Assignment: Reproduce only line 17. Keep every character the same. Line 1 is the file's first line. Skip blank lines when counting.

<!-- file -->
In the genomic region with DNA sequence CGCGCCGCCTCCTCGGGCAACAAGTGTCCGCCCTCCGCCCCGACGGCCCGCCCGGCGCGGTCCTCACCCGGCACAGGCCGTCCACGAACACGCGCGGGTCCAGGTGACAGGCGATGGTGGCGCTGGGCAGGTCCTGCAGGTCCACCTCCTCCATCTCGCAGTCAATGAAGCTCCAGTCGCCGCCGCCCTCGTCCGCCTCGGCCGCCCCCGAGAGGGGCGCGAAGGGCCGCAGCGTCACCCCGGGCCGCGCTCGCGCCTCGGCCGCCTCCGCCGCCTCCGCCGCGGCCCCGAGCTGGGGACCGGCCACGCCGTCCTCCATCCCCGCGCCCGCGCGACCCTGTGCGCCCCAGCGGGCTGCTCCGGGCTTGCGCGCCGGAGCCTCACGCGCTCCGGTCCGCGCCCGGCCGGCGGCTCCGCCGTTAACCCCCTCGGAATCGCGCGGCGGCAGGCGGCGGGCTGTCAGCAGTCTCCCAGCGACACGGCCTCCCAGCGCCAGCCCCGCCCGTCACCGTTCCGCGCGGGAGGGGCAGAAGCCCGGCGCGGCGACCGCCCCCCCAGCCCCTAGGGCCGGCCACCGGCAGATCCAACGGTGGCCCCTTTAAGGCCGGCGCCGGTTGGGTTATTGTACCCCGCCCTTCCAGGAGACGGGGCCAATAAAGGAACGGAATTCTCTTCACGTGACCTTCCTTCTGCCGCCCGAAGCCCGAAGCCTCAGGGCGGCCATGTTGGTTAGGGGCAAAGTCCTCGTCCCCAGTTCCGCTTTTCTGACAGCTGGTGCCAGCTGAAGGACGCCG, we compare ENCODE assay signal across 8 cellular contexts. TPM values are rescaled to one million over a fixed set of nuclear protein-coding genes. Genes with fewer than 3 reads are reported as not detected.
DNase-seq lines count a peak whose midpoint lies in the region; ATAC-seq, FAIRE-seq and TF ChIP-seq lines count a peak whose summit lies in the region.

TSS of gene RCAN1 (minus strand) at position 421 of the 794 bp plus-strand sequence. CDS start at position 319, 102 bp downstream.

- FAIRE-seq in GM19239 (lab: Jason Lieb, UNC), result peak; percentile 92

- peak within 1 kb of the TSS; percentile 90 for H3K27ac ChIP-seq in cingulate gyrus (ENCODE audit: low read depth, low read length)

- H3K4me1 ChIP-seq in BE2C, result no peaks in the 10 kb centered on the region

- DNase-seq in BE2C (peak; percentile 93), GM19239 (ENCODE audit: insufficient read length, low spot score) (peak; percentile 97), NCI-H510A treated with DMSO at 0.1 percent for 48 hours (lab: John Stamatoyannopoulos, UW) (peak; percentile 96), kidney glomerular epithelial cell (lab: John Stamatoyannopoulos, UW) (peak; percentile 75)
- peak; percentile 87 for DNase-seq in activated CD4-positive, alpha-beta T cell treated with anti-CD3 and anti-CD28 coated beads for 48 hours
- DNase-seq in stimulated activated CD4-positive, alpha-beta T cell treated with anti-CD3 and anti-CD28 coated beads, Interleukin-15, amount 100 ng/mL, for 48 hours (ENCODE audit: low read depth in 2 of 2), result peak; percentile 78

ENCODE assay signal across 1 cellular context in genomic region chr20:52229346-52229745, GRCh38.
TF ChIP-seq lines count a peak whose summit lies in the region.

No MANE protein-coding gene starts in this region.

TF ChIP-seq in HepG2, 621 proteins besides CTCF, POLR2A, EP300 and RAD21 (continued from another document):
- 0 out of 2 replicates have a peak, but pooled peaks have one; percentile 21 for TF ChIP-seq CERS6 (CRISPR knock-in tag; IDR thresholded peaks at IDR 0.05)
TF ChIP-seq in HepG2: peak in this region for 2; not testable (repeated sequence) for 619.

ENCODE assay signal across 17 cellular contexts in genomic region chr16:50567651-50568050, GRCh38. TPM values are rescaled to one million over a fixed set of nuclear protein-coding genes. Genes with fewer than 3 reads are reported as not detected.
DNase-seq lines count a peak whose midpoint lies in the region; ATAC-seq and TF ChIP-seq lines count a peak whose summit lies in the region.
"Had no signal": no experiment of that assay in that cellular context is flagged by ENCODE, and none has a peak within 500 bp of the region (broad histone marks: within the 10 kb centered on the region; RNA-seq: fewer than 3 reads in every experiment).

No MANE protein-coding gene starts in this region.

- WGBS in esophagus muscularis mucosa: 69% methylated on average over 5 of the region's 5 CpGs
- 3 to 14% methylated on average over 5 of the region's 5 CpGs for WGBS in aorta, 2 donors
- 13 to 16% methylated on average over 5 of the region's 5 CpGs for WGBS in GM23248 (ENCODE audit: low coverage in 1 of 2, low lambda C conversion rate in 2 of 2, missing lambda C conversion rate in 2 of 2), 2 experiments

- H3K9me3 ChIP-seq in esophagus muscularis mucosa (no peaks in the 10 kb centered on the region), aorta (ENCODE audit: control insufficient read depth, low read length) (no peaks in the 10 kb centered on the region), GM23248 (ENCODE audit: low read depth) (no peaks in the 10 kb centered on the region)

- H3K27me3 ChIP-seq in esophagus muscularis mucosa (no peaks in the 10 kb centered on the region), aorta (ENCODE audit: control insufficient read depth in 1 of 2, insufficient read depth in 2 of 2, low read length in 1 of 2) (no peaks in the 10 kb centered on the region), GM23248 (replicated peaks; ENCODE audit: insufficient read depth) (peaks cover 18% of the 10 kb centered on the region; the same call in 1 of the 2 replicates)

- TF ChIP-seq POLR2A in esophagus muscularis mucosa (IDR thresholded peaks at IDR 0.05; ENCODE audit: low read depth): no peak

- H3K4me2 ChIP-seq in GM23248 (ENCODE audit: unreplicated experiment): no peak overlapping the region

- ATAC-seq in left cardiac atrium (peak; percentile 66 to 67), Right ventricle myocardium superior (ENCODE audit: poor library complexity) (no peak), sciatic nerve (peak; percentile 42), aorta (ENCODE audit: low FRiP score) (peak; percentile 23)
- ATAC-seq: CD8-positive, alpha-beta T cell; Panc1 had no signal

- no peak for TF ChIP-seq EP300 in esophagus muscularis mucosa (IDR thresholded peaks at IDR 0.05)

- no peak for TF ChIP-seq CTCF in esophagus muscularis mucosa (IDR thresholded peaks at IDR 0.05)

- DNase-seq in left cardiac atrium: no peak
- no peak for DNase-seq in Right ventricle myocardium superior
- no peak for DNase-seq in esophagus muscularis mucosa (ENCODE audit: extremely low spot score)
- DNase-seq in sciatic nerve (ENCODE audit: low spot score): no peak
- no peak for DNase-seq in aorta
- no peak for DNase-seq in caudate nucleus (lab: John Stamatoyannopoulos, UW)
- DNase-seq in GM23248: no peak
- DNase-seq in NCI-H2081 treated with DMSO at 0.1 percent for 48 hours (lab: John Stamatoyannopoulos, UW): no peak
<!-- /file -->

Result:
DNase-seq lines count a peak whose midpoint lies in the region; ATAC-seq and TF ChIP-seq lines count a peak whose summit lies in the region.